One such appears to be St Vladimir the Great, who is revered as a saint by Churches in communion with both Constantinople and Rome. That said, it's not clear when he was canonised — that might have occurred before the Great Schism; and nor is it clear whether this is a local celebration or one recognised by Rome for the whole Church.
According to Wikipedia, St Seraphim of Sarov was called Saint by Pope Bl John Paul II in his book Crossing the Threshold of Hope.
Wikipedia also claims that St Sergei of Radonezh is recognised in the Roman Canon, but there appears to be little or no corroboration for this. In fact, the list of saints is so long that there exists no complete version, so it's probably not easy to confirm or deny it categorically, particularly in view of what is taught about saints...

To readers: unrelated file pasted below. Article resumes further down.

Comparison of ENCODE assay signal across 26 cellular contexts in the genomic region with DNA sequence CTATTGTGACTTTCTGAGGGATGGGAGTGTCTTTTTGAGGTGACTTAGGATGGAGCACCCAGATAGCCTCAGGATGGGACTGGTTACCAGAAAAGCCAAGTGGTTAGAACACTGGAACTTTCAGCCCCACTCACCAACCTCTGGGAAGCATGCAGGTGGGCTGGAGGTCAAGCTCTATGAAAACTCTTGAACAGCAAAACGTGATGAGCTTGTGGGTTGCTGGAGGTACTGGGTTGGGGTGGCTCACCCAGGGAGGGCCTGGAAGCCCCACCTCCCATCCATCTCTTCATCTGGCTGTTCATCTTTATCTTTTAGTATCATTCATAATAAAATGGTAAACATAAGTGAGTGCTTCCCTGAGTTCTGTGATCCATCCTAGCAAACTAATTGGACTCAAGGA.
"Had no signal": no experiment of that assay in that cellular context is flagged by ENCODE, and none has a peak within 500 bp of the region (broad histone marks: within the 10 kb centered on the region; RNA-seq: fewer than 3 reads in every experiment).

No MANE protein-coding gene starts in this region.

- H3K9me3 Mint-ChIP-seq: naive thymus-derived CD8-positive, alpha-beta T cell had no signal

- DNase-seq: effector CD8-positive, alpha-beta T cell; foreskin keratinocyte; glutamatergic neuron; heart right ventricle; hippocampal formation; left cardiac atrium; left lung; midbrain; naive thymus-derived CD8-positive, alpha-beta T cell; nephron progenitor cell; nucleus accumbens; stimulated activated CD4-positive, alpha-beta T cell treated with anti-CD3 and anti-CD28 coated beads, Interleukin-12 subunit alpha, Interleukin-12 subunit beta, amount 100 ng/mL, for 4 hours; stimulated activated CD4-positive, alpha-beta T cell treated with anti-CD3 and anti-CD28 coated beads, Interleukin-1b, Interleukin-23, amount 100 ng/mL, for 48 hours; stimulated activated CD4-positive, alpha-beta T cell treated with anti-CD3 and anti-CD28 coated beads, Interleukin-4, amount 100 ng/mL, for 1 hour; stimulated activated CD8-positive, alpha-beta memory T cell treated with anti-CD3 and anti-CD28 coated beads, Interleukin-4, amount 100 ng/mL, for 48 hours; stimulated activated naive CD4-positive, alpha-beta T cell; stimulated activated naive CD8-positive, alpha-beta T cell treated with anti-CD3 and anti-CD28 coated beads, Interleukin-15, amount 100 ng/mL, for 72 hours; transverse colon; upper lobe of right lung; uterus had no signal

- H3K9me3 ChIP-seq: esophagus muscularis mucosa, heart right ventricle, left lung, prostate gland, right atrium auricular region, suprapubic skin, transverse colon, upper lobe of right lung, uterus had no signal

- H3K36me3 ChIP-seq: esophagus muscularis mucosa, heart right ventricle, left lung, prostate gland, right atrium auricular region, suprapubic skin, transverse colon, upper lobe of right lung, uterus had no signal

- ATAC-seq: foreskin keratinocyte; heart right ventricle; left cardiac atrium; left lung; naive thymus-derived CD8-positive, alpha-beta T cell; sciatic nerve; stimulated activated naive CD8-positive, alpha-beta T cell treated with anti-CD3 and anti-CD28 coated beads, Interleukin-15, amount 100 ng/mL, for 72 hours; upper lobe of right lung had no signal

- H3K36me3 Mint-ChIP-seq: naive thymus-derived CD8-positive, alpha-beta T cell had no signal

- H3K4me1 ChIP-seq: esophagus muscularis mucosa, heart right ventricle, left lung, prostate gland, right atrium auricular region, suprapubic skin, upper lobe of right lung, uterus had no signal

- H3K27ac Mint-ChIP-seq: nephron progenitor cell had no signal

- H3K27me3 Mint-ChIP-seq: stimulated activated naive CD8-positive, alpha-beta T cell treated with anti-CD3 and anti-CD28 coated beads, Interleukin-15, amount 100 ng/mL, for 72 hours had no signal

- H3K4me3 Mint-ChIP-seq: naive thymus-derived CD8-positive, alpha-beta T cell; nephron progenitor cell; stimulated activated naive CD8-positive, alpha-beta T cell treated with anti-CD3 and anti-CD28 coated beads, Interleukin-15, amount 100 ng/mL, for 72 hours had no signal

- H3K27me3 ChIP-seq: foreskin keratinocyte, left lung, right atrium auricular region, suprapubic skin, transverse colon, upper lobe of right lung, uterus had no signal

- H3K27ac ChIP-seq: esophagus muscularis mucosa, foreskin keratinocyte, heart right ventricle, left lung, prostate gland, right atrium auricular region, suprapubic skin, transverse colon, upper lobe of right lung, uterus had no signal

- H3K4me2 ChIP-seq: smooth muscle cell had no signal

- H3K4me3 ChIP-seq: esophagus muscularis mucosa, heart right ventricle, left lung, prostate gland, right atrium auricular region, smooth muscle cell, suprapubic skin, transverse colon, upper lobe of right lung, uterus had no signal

The Catechism of the Catholic Church, at para 945–962, explains the communion of the saints, and there appears to be no reason why Christians of Churches temporarily in imperfect communion with Rome could not be held as saints. The Catechism quotes Lumen Gentium:
We worship Christ as God's Son; we love the martyrs as the Lord's disciples and imitators, and rightly so because of their matchless devotion towards their king and master. May we also be their companions and fellow disciples!